Elizabeth Warren is the woman who has become simultaneously a beacon of hope for consumers and a lightning rod for criticism, particularly from the banks and many legislators. Currently structuring the form the Consumer Financial Protection Bureau (CFPB) will take since President Barack Obama named her as its architect, with the title special advisor to the president, Warren has handled herself with strength, grace and dignity in hearings and in the press alike—if perhaps a bit too forthrightly for Washington’s taste.
That’s not to say that the Leo Gottlieb Professor of Law at Harvard Law School has received nothing but disparagement from political and financial leaders. On the contrary, no less a personage than Rep. Spencer Baucus, R-Ala., has praised her commitment to consumer protection.
Currently on leave from Harvard, where she taught contract law, bankruptcy and commercial law, Warren has been extremely busy not just negotiating the perilous ins and outs of Washington politics, which she acknowledges is not her strong point,but also setting ground rules for the new agency. While the jury’s still out on who will be its permanent head, there is no doubt Warren’s stamp will be on it through and through.
Born in Oklahoma, Warren grew up in a financially straitened household and attended college through the grace of a debating scholarship, eventually getting her J.D. from Rutgers University in 1976. After that, she moved around, with teaching stints in Texas, Michigan, and Pennsylvania before she joined Harvard in 1992 as the Robert Braucher Visiting Professor of Commercial Law.
She studied the bankruptcy system in the U.S., with her early work finding that people filing for bankruptcy really were very badly off financially and not, as had been popularly believed, simply attempting to evade payment of their debts. In her later studies she would identify bankruptcy’s three main causes: medical bills, divorce, and unemployment.
Over the years she became more advocate than analyst, spurred on not only by her research but by personal and/or family experience with financial hardship up to and including foreclosure. Her personal understanding of what it means to be up against it financially has led to her more active role in trying to educate and protect consumers.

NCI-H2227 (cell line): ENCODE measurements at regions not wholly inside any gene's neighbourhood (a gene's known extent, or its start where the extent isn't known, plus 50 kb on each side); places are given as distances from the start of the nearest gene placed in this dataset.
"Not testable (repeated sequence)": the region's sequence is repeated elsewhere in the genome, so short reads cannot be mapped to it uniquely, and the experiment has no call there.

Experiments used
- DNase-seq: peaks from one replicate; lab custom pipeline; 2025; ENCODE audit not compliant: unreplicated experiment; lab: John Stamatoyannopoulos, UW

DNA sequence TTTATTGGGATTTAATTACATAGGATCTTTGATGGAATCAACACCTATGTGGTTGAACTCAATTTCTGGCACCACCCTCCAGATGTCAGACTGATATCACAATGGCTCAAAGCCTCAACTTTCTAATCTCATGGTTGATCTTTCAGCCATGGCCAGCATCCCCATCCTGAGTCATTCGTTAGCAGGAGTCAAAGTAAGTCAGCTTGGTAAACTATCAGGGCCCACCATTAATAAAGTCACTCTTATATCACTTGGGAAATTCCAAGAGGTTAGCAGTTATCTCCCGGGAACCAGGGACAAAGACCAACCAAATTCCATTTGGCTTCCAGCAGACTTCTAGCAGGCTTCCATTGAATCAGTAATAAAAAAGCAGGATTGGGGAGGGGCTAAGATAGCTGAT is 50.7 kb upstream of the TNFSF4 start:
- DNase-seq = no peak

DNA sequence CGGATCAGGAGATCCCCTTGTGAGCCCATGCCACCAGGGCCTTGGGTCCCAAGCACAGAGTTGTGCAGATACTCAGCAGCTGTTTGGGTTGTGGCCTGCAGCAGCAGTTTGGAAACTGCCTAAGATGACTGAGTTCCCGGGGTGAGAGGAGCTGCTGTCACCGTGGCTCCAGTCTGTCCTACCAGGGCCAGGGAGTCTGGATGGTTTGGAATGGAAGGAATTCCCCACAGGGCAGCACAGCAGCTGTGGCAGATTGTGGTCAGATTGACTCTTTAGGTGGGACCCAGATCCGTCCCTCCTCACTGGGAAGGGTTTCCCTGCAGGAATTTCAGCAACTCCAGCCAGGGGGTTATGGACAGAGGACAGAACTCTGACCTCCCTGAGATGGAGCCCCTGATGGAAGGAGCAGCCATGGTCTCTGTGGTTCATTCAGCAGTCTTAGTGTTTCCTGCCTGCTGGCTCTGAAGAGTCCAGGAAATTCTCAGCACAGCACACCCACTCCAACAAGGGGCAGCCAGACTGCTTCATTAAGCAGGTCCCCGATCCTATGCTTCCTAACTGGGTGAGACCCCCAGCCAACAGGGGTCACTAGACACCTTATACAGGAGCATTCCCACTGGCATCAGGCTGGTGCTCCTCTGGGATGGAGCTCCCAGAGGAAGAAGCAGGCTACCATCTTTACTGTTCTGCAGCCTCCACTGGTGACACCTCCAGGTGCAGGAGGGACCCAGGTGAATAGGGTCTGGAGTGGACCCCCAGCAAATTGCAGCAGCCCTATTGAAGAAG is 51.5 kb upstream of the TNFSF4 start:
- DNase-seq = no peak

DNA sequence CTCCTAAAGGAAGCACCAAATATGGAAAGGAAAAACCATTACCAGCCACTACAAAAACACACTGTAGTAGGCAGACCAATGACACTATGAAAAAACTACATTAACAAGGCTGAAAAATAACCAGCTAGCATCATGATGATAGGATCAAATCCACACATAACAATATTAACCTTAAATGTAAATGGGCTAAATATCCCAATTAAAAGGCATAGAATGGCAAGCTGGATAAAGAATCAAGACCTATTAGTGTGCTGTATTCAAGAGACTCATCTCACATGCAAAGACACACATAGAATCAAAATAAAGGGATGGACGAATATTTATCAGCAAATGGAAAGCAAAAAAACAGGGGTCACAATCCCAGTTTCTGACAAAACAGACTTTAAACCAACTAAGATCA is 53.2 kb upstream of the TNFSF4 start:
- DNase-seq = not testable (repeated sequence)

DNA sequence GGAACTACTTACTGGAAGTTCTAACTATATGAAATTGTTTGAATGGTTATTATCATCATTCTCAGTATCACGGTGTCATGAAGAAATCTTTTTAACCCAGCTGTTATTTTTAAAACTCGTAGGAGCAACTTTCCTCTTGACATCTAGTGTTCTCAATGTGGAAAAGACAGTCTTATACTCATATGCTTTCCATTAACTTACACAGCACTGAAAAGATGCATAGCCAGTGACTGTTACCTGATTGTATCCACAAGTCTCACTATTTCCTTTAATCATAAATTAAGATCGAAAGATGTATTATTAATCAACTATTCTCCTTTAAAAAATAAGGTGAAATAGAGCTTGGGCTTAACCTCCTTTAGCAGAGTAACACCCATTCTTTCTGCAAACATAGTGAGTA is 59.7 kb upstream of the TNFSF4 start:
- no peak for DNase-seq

According to a Newsweek bio, the catalyst seems to have been an appearance on the Dr. Phil Show after she co-wrote a book, The Two-Income Trap, with her daughter. She related hearing
the plight of a couple who had taken out a second mortgage on their house to consolidate debt. When Dr. Phil looked to her for advice, she said, “Dr. Phil, when a family is in financial trouble, putting a second mortgage on the house is about the worst possible move” because it opens the door for foreclosure down the road.
“Afterward,” said Warren, “I thought, I’ve been doing scholarly work for more than 20 years, and I may have just done more good in the last 90 seconds than I ever accomplished with anything else I wrote. . . . I began to think that instead of writing one more thing to impress other academics or to reassure myself that I’m a serious scholar, I should [focus] on the question of change, of real impact, of how to be helpful.”
And helpful she has been. At the behest of Sen. Harry Reid, D-Nev., she served on the Congressional Oversight Panel that looked at the bank bailout and financial reform (TARP). Reid may have gotten more than he bargained for, since instead of simply issuing reports Warren developed research projects that led to questions about how Treasury handled the banks during the bailout.
Her questions and reports were so forthright and so critical that they earned her, along with Sheila Bair, head of the FDIC, and Mary Schapiro, chair of the SEC, the title of Female Sheriffs of Wall Street from Time magazine (both Bair and Schapiro are also on the Top 50 Women list this year:
Then there is the CFPB, with its curtain still to rise. Already, however, she has appointed Holly Petraeus, wife of Gen. David Petraeus, to a position responsible for protecting military families from predatory lenders.
More undoubtedly lies ahead.
See the lead news article on the 2011 50 Top Women in Wealth.
See the article on the process for choosing the 2011 50 Top Women in Wealth.
See the 2010 50 Top Women in Wealth.